While I know that the book is a work of fiction, it really did feel like I was right there, in the circus, with Jacob, Marlena and August. I could see each of them (and of course Jacob was as yummy as Edward ~Robert Pattinson~), I could touch the animals, hear the music and feel the crunch of the peanuts beneath my feet. I loved that each of the chapters started with a picture showing the history of the circus because it brought me to the right time frame in my mind. The movement between Jacob as a 90 (or 93) year old in a nursing home and Jacob as a man in his early 20's were seemless. In some novels past, the 'current' story seemed forced and very out of place but here, it was a welcome part of the story.

Overall, I feel like this is a book that anyone would enjoy. Whether you are an adult, a child, a tween, a senior, this book will delight you! It is a fast, fun read. Please pick it up and spend some time aboard the train with the 'Benzini Brothers Most Spectacular Show on Earth'.
 
At its finest, "Water for Elephants" resembles stealth hits like "The Giant's House," by Elizabeth McCracken, or "The Lovely Bones," by Alice Sebold, books that combine outrageously whimsical premises with crowd-pleasing romanticism. But Gruen's prose is merely serviceable, and she hurtles through cataclysmic events, overstuffing her whiplash narrative with drama (there's an animal stampede, two murders and countless fights).
 
What goes on under the big top is nothing compared with the show backstage.
added by Shortride | editTime, Lev Grossman (Jul 16, 2006)
 

» Add other authors (9 possible)

Author nameRoleType of authorWork?Status
Sara Gruenprimary authorall editionsconfirmed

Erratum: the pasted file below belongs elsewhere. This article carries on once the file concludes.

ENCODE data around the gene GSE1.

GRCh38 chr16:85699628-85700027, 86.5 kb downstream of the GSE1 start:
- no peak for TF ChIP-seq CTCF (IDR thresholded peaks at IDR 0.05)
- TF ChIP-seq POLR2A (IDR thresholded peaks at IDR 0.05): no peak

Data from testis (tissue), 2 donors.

Jones, John RandolphNarratorsecondary authorsome editionsconfirmed
LeDoux, DavidNarratorsecondary authorsome editionsconfirmed
Manson,CharlesJacket Photosecondary authorsome editionsconfirmed
Werner, Honijacket designsecondary authorsome editionsconfirmed
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Epigraph
I meant what I said, and I said what I meant...
An elephant's faithful--one hundred per cent!
--Theodor Seuss Geisel, Horton Hatches the Egg, 1940
Dedication
For Bob, still my secret weapon
First words
I am ninety. Or ninety-three. One or the other.
Only three people were left under the red and white awning of the grease joint: Grady, me, and the fry cook. (Prologue)
The idea for this book came unexpectedly: In early 2003 I was gearing up to write an entirely different book when the Chicago Tribune ran an article on Edward J. Kelty, a photographer who followed traveling circuses around America in the 1920s and '30s. (Author's Note)
Quotations
Is where you’re from the place you’re leaving or where you have roots?
I wasn’t aware of dozing, but that’s how it goes these days. I seem to slip in and out of time and space.
With a secret like that, at some point the secret itself becomes irrelevant. The fact that you kept it does not.
Last words
(Click to show. Warning: May contain spoilers.)
(Click to show. Warning: May contain spoilers.)
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Wikipedia in English (2)

Book description
Jacob Jankowski is left without money and family when his parents are killed suddenly in an automobile accident. He leaves veterinarian school right before he finishes his final exam and accidentally becomes the veterinarian for the Benzini Brothers Circus. There he meets Rosie the Elephant and Marlene, a beautiful (and married) performer in the circus.
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A novel of star-crossed lovers, set in the circus world circa 1932. When Jacob Jankowski, recently orphaned and suddenly adrift, jumps onto a passing train, he enters a world of freaks, grifters, and misfits, a second-rate circus struggling to survive during the Great Depression, making one-night stands in town after endless town. A veterinary student who almost earned his degree, Jacob is put in charge of caring for the circus menagerie. It is there that he meets Marlena, the beautiful young star of the equestrian act, who is married to August, the charismatic but twisted animal trainer. He also meets Rosie, an elephant who seems untrainable until he discovers a way to reach her.--From publisher description.… (more)